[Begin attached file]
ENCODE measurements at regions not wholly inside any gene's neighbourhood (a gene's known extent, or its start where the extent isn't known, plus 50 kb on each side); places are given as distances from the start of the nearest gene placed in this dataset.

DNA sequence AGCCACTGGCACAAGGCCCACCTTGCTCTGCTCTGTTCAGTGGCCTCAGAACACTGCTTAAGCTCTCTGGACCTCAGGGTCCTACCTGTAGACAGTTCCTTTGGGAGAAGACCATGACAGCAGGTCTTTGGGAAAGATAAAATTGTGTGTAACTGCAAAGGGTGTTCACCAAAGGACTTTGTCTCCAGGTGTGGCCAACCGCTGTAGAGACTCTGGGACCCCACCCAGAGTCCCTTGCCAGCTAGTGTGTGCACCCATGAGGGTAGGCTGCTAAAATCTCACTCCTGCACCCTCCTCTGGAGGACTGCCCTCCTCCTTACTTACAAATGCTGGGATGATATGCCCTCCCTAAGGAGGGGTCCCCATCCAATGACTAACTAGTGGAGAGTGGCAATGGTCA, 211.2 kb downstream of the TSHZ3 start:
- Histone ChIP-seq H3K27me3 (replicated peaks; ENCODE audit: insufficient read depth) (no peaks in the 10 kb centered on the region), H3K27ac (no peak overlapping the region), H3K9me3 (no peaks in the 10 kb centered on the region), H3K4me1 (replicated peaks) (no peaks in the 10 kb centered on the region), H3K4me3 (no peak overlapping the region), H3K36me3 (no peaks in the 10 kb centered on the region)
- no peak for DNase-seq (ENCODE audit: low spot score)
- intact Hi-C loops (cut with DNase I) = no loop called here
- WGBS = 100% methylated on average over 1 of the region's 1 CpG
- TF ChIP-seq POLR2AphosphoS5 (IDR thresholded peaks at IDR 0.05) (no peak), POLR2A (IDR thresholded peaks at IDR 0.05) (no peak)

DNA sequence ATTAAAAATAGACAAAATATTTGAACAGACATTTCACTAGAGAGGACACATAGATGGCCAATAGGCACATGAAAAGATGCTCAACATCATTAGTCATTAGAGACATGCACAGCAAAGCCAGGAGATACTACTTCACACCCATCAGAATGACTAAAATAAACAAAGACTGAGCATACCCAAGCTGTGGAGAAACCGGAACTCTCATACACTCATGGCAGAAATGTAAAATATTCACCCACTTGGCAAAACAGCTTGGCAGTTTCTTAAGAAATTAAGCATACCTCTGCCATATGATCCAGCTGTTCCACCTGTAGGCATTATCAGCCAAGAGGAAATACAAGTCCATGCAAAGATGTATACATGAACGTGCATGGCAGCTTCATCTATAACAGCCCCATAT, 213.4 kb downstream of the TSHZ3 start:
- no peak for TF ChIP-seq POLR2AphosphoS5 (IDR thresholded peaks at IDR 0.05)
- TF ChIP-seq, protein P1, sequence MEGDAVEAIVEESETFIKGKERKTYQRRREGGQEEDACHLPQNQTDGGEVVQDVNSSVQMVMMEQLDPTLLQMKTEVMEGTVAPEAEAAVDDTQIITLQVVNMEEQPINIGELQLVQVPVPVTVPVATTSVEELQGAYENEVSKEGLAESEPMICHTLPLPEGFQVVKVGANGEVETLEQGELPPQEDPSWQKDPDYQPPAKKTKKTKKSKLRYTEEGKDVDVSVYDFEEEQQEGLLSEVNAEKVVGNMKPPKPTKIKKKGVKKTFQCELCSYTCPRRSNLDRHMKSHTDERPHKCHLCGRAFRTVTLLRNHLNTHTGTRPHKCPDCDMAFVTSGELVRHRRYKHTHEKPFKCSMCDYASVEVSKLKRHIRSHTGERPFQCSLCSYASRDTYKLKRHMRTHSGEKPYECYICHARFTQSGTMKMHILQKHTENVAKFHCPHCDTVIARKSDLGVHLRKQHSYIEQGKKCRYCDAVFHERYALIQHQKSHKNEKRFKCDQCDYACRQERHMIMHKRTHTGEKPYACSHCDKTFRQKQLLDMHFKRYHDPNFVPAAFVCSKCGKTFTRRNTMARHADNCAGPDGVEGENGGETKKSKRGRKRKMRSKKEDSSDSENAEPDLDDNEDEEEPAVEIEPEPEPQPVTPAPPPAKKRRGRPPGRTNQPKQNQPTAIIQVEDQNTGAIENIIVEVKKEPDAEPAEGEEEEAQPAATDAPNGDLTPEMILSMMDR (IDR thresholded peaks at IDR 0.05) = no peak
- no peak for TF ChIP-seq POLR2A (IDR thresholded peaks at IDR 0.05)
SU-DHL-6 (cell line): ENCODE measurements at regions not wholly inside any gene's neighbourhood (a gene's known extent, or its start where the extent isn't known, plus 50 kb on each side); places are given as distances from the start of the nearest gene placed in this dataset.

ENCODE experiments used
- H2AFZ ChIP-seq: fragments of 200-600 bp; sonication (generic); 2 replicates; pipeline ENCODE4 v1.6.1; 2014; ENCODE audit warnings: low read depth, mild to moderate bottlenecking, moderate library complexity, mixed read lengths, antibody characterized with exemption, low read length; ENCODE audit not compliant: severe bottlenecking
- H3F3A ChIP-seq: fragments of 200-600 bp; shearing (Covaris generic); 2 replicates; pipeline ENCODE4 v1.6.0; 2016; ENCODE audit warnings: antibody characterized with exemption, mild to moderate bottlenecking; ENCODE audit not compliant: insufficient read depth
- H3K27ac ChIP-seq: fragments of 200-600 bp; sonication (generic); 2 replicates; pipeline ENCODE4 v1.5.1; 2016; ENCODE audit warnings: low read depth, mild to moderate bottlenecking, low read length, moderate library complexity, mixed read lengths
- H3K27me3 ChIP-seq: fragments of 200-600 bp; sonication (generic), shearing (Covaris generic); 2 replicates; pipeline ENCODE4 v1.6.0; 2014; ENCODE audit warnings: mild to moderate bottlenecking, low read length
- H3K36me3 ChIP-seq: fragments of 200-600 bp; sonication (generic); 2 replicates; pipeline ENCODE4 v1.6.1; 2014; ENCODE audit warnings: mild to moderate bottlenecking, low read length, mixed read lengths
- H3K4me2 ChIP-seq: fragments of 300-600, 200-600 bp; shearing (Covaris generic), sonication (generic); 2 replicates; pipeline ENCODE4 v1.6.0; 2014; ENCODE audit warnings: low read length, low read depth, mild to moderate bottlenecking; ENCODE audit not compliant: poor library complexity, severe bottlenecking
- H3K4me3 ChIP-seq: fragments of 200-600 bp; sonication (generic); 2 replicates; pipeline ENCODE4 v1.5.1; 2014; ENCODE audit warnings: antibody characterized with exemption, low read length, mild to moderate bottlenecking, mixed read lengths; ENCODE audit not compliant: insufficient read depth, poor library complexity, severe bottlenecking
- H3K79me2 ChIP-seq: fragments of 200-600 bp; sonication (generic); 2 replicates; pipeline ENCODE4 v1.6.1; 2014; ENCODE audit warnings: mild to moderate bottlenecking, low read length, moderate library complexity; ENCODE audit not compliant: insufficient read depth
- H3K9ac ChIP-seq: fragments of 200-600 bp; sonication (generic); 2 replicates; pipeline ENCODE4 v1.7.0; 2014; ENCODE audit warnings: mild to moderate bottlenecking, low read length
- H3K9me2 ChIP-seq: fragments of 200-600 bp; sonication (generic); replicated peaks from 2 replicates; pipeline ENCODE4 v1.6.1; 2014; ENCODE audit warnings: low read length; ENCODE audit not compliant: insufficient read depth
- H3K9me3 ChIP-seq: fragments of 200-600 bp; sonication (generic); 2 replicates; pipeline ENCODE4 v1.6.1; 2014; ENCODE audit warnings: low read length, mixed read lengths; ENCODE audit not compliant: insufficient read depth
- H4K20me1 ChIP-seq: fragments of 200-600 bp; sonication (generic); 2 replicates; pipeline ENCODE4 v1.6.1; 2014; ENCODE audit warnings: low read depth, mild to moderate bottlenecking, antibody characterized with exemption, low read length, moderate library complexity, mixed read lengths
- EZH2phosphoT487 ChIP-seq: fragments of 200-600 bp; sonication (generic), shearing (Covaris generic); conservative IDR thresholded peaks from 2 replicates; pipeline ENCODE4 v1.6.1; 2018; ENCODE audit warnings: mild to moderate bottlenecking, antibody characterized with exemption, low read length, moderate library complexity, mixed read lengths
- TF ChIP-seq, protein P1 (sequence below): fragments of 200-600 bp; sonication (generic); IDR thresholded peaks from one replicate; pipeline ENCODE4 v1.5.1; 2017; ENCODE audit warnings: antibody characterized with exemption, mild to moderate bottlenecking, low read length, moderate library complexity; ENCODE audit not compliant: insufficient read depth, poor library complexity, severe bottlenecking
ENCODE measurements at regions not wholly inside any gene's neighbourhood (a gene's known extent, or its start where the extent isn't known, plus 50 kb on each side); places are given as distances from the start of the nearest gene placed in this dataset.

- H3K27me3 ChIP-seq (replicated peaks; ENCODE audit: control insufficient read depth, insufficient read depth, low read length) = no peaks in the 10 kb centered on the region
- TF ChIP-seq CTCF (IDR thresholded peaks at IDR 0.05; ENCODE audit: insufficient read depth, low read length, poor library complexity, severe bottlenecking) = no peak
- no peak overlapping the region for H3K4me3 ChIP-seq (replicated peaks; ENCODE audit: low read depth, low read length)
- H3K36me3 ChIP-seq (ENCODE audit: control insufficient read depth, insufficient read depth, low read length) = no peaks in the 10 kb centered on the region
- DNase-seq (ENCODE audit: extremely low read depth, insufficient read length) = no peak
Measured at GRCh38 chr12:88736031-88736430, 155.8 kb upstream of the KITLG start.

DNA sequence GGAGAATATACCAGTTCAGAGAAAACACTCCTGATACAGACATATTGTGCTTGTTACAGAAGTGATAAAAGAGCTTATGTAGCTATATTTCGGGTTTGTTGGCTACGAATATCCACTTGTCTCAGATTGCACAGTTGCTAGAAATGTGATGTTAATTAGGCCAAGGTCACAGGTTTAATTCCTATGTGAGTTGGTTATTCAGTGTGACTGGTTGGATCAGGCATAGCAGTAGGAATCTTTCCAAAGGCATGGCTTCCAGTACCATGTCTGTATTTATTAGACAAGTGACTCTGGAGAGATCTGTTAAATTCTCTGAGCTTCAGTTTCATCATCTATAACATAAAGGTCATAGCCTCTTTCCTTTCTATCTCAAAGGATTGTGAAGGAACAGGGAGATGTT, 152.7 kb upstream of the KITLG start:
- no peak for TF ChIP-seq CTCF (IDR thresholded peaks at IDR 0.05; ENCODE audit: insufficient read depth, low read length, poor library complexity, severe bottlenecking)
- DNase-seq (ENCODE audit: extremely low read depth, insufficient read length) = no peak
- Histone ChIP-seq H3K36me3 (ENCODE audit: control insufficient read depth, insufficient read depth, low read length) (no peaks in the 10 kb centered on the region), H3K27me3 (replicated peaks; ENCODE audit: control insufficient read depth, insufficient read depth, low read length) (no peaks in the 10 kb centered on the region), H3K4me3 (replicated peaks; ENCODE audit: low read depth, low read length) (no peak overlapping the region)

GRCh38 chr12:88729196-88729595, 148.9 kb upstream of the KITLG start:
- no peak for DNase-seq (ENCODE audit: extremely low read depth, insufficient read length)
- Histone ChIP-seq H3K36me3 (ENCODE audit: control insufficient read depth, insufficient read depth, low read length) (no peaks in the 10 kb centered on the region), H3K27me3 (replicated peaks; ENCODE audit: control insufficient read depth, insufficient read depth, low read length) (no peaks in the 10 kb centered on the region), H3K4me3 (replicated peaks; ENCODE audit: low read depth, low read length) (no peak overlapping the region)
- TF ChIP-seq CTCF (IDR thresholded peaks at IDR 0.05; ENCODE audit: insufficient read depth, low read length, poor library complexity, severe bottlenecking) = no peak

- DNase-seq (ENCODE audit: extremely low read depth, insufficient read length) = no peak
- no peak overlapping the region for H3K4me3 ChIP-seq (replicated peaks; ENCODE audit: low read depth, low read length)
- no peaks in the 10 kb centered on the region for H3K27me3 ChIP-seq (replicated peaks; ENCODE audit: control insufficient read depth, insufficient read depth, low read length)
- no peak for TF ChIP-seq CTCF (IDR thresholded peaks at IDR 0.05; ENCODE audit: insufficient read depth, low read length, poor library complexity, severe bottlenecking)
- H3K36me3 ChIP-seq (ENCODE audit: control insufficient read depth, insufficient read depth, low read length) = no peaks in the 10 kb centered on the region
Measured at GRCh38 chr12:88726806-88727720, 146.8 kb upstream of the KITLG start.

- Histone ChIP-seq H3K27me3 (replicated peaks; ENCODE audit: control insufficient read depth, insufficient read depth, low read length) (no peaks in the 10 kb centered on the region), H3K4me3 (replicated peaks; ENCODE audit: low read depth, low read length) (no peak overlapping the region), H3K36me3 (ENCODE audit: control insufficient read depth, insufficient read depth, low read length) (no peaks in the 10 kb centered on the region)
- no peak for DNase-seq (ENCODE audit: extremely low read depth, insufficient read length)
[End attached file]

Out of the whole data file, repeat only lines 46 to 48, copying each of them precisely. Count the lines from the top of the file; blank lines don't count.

- no peak for TF ChIP-seq CTCF (IDR thresholded peaks at IDR 0.05; ENCODE audit: insufficient read depth, low read length, poor library complexity, severe bottlenecking)
- H3K36me3 ChIP-seq (ENCODE audit: control insufficient read depth, insufficient read depth, low read length) = no peaks in the 10 kb centered on the region
Measured at GRCh38 chr12:88726806-88727720, 146.8 kb upstream of the KITLG start.